May 30, 2006 (CIDRAP News) – The World Health Organization (WHO) confirmed yesterday six new cases of H5N1 avian flu in geographically widespread areas of the country, but none associated with the Karo, North Sumatra, family cluster that killed at least six people earlier this month.Of the six new cases, three have been fatal, raising the number of cases in Indonesia to 48 and the number of deaths to 36, all in 2005 and 2006, according to WHO statistics.In its report yesterday, the WHO identified a 10-year-old girl and her 18-year-old brother from Bandung, West Java, as among the fatalities. Both siblings, according to the WHO, had close contact with sick and dying chickens at their home the week before symptom onset. They showed symptoms May 16, were hospitalized May 22, and died the next day.”The identical onset dates,” the report says, “strongly suggest that [the patients] acquired their infection following a shared exposure to poultry, and not from each other.”A 39-year-old man from West Jakarta also died, according to the WHO. He developed symptoms May 9, was hospitalized May 16, and died May 19. He had cleaned pigeon droppings from roof gutters shortly before developing symptoms. Pigeons are among the bird species known to transmit H5N1.Among the other cases was an 18-year-old East Java man whose symptoms developed May 6 and who was hospitalized May 17. He had been exposed to dead chickens in his home the week before symptom onset and is now recovering, according to the WHO report. In addition, according to Reuters, he sorted chicken feathers at his job in a factory that makes shuttlecocks.The final two cases involve a 43-year-old man from South Jakarta and a 15-year-old girl from West Sumatra. The man developed symptoms May 6 and is now recovered and no longer hospitalized. The girl developed symptoms May 17 and is still hospitalized. The source of their infections remains under investigation, the WHO reported.Indonesia, which has recorded 31 human cases of avian flu and 25 deaths in this year alone—far more than any other country in 2006—continues to worry scientists, according to the Reuters news story. “Of course I am worried,” the story quotes Leo Poon, a University of Hong Kong microbiologist and H5N1 expert, as saying. “The problem has not improved at all in Indonesia. It’s not a good situation.”Redefining pandemic alert phasesIn other news, the WHO said today that it is refining its guidelines for its six-phase global pandemic alerts to make them clearer and plans to issue them in a few weeks, according to a separate Reuters report.”It was highlighted last week that there is some confusion over these phases—what we mean when we go from phase 3 to phase 4,” said WHO spokesperson Maria Cheng, as quoted by Reuters.The pandemic alert is currently at phase 3 (human infection has occurred, but there is no or rare human-to-human spread). Phase 6 signals a full-blown pandemic.”What we are trying to do is explain [it] in better terminology so that people understand [that] what we are looking for is not necessarily a numerical standard for the number of cases,” said Cheng. “We’re looking to detect any change in how the virus is transmitted.”Avian flu endemic in Africa?Because of lack of funds to combat its spread in birds, avian flu may become endemic in Africa, a senior official with the UN Food and Agriculture Organization (FAO) told Reuters today.”Africa is the continent where we are really worried to see endemicity becoming established,” FAO’s chief of animal health services, Joseph Domenech, told Reuters. “If this is the case, it will be a new plague for African farmers and will be a permanent reservoir for reinfection to other regions through trade and wild birds.”Domenech, according to Reuters, said that other countries should help Africa eradicate avian influenza.See also:WHO May 29 Indonesia reporthttp://www.who.int/csr/don/2006_05_29/en/index.html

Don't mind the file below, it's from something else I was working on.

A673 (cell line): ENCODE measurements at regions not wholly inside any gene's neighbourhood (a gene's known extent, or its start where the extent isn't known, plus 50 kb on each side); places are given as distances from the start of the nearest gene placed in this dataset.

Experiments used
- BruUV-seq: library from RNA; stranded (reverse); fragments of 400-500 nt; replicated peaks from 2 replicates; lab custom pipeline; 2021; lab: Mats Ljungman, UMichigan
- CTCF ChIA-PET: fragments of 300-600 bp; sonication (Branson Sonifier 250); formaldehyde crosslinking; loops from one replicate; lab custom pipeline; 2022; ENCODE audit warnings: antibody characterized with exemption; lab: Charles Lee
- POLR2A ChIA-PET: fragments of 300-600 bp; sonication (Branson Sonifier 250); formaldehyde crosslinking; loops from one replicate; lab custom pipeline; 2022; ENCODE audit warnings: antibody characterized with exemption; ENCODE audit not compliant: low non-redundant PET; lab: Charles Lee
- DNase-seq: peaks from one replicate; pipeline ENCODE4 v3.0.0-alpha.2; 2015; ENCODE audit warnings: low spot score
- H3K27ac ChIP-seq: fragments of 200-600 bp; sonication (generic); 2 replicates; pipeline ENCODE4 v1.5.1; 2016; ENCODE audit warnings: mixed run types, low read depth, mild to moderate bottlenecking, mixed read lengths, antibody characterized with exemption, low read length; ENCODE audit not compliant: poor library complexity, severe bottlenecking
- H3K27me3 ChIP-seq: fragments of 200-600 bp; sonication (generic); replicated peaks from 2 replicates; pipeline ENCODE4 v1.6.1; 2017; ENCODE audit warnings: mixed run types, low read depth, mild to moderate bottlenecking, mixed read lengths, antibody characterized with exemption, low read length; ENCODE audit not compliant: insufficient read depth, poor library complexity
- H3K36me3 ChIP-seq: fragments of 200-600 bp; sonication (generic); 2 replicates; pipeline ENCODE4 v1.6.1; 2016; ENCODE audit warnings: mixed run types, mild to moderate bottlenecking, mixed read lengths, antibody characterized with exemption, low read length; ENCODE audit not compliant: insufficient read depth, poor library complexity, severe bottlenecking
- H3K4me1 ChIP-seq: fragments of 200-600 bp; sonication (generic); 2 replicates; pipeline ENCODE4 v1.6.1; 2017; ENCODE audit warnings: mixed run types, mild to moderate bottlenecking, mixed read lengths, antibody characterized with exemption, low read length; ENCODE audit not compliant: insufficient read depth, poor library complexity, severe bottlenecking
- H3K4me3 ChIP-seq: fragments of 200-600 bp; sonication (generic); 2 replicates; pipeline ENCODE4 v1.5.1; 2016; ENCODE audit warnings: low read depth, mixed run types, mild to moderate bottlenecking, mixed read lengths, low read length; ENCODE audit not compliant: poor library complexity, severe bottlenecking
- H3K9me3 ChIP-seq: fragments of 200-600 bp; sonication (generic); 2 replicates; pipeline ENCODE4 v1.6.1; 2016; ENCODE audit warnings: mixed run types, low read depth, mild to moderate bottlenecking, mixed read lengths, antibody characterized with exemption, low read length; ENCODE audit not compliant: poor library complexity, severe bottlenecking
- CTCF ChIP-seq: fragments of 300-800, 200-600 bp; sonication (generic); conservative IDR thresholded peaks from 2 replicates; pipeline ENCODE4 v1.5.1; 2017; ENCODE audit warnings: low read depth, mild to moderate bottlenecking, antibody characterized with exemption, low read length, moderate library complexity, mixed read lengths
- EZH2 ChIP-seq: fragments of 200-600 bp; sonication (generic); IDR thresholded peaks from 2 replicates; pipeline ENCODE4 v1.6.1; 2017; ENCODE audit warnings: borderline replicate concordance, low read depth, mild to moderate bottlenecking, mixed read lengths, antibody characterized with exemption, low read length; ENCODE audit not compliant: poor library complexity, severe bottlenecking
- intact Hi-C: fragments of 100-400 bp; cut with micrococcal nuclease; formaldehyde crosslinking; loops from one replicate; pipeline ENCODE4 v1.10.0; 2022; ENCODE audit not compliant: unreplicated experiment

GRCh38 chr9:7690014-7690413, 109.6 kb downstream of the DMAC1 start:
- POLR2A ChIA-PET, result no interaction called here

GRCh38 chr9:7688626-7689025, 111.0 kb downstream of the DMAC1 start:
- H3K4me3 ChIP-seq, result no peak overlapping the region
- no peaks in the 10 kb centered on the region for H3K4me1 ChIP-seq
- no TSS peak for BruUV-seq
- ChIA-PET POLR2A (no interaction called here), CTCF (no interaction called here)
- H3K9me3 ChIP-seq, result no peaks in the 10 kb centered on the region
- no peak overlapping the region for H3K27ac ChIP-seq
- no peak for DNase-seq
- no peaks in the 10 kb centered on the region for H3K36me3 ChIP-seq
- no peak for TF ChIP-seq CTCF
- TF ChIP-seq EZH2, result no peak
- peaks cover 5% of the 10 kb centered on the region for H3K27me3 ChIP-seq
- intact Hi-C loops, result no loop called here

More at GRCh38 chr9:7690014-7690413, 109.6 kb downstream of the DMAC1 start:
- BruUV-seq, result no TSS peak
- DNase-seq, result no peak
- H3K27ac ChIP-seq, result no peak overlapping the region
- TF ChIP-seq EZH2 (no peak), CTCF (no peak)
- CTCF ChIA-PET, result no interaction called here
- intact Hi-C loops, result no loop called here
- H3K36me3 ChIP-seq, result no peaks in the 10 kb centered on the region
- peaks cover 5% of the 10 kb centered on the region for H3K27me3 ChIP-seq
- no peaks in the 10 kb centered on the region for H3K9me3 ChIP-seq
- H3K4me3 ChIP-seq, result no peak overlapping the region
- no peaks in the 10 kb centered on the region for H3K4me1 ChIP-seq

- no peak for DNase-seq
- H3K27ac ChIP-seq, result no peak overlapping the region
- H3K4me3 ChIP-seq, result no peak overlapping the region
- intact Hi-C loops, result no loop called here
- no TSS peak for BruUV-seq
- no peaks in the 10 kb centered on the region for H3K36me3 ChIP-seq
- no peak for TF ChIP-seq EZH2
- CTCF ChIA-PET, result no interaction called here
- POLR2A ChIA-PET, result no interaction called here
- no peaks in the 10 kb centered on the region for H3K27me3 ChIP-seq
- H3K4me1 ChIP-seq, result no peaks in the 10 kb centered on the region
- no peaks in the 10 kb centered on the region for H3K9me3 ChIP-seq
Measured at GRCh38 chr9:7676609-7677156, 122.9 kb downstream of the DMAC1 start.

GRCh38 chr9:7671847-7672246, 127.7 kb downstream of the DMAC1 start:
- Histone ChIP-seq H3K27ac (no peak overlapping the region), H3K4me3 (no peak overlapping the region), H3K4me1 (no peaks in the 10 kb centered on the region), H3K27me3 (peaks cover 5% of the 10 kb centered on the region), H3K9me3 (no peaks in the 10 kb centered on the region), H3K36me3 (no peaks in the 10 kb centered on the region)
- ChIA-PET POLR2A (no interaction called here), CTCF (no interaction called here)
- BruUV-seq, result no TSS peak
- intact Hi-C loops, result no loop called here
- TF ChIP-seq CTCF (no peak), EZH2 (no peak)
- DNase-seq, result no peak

The Indonesian Embassy in Cairo said in a statement on Sunday that the special flight would also be used to repatriate around 80 Egyptian citizens who were now stranded in Bali and Jakarta back to their country.The voluntary repatriation was due to the closure of international flights in Egypt since March 19. The Indonesian Embassy and the Egyptian government agreed to provide the special flight — bound for Bali and Jakarta — and charged US$700 for each ticket.“Initially, there were 100 [Indonesian] citizens who were interested to participate in the voluntary repatriation,” said Indonesian Ambassador to Egypt Helmy Fauzy.He said the number dropped to 75 after the embassy announced that the repatriation was only for those who had urgent matters at home. Topics : On the same day, 37 Indonesians departed Vietnam’s Tan Son Nhat International Airport in Ho Chi Minh City using Vietjet Airlines flight VJ888.They had been stranded in the country for the past month due to travel restrictions imposed by the Vietnamese government to curb the spread of COVID-19.The special flight cost $278 per seat — a discount from the normal fare of $385 — and carried Indonesian citizens who had visited Vietnam for internships, traveling as well as workers who had been laid off.The Indonesian Embassy in Bangkok, with the help of national flag carrier Garuda Indonesia, repatriated 66 Indonesians on Friday. Most of the Indonesians were embassy interns or exchange students. The embassy previously facilitated the repatriation of 356 Indonesians in Thailand following the Thai government’s decision to ban flights from April 4 to April 30.A day earlier, the Indonesian Embassy in Colombo also facilitated the repatriation of 335 Indonesian migrant workers in Sri Lanka.The embassies said the repatriations were conducted accordingly with standardized health protocols.The government has yet to issue a statement regarding the handling of the returnees upon their arrival in Jakarta or Bali, and whether they will be allowed to return to their hometown after domestic flights and other inter-provincial means of transportation were halted due to a mudik (exodus) ban that will be in place until June 1. With the help of diplomatic missions abroad, dozens of Indonesian citizens have been repatriated in the past week following flight restrictions imposed in some countries because of the COVID-19 pandemic.Although the government has stated there was no policy for structured repatriation, the stranded citizens — most of whom were short-term visitors — were eager to come home at their own expense.On Sunday, at least 75 Indonesians who had been stranded in Egypt arrived in Jakarta via a special Air Cairo flight. The returnees included migrant workers, students as well as those who visited the country for training and traveling.